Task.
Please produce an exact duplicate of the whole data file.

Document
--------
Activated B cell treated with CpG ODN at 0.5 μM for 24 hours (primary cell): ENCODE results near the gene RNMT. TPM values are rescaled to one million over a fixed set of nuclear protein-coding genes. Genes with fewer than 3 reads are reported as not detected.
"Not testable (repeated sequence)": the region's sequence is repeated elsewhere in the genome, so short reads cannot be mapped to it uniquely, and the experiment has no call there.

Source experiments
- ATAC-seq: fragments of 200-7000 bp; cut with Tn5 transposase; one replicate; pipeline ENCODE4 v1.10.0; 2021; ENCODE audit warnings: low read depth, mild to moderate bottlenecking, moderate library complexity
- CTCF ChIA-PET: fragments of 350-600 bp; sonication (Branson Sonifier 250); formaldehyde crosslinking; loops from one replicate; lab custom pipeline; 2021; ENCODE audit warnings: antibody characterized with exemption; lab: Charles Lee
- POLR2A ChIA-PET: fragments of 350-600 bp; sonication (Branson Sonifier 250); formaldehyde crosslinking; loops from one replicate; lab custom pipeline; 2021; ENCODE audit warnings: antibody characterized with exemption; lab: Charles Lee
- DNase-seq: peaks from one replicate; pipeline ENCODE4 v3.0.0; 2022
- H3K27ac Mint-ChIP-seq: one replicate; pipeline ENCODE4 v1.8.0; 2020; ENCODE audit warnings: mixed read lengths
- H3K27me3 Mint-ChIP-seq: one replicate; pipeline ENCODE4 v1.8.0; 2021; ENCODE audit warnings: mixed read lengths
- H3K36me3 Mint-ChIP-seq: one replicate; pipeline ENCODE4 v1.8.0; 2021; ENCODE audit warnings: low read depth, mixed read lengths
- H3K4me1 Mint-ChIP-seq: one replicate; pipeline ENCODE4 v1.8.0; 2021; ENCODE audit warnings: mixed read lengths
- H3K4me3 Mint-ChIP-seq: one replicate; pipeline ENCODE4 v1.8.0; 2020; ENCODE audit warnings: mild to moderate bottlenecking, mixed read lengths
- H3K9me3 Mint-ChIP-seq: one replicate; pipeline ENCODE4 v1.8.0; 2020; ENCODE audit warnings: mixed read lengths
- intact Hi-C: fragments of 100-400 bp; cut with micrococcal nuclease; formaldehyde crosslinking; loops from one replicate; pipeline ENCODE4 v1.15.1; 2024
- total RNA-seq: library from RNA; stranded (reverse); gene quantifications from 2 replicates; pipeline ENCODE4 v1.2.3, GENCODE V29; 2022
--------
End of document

Activated B cell treated with CpG ODN at 0.5 μM for 24 hours (primary cell): ENCODE results near the gene RNMT. TPM values are rescaled to one million over a fixed set of nuclear protein-coding genes. Genes with fewer than 3 reads are reported as not detected.
"Not testable (repeated sequence)": the region's sequence is repeated elsewhere in the genome, so short reads cannot be mapped to it uniquely, and the experiment has no call there.

Source experiments
- ATAC-seq: fragments of 200-7000 bp; cut with Tn5 transposase; one replicate; pipeline ENCODE4 v1.10.0; 2021; ENCODE audit warnings: low read depth, mild to moderate bottlenecking, moderate library complexity
- CTCF ChIA-PET: fragments of 350-600 bp; sonication (Branson Sonifier 250); formaldehyde crosslinking; loops from one replicate; lab custom pipeline; 2021; ENCODE audit warnings: antibody characterized with exemption; lab: Charles Lee
- POLR2A ChIA-PET: fragments of 350-600 bp; sonication (Branson Sonifier 250); formaldehyde crosslinking; loops from one replicate; lab custom pipeline; 2021; ENCODE audit warnings: antibody characterized with exemption; lab: Charles Lee
- DNase-seq: peaks from one replicate; pipeline ENCODE4 v3.0.0; 2022
- H3K27ac Mint-ChIP-seq: one replicate; pipeline ENCODE4 v1.8.0; 2020; ENCODE audit warnings: mixed read lengths
- H3K27me3 Mint-ChIP-seq: one replicate; pipeline ENCODE4 v1.8.0; 2021; ENCODE audit warnings: mixed read lengths
- H3K36me3 Mint-ChIP-seq: one replicate; pipeline ENCODE4 v1.8.0; 2021; ENCODE audit warnings: low read depth, mixed read lengths
- H3K4me1 Mint-ChIP-seq: one replicate; pipeline ENCODE4 v1.8.0; 2021; ENCODE audit warnings: mixed read lengths
- H3K4me3 Mint-ChIP-seq: one replicate; pipeline ENCODE4 v1.8.0; 2020; ENCODE audit warnings: mild to moderate bottlenecking, mixed read lengths
- H3K9me3 Mint-ChIP-seq: one replicate; pipeline ENCODE4 v1.8.0; 2020; ENCODE audit warnings: mixed read lengths
- intact Hi-C: fragments of 100-400 bp; cut with micrococcal nuclease; formaldehyde crosslinking; loops from one replicate; pipeline ENCODE4 v1.15.1; 2024
- total RNA-seq: library from RNA; stranded (reverse); gene quantifications from 2 replicates; pipeline ENCODE4 v1.2.3, GENCODE V29; 2022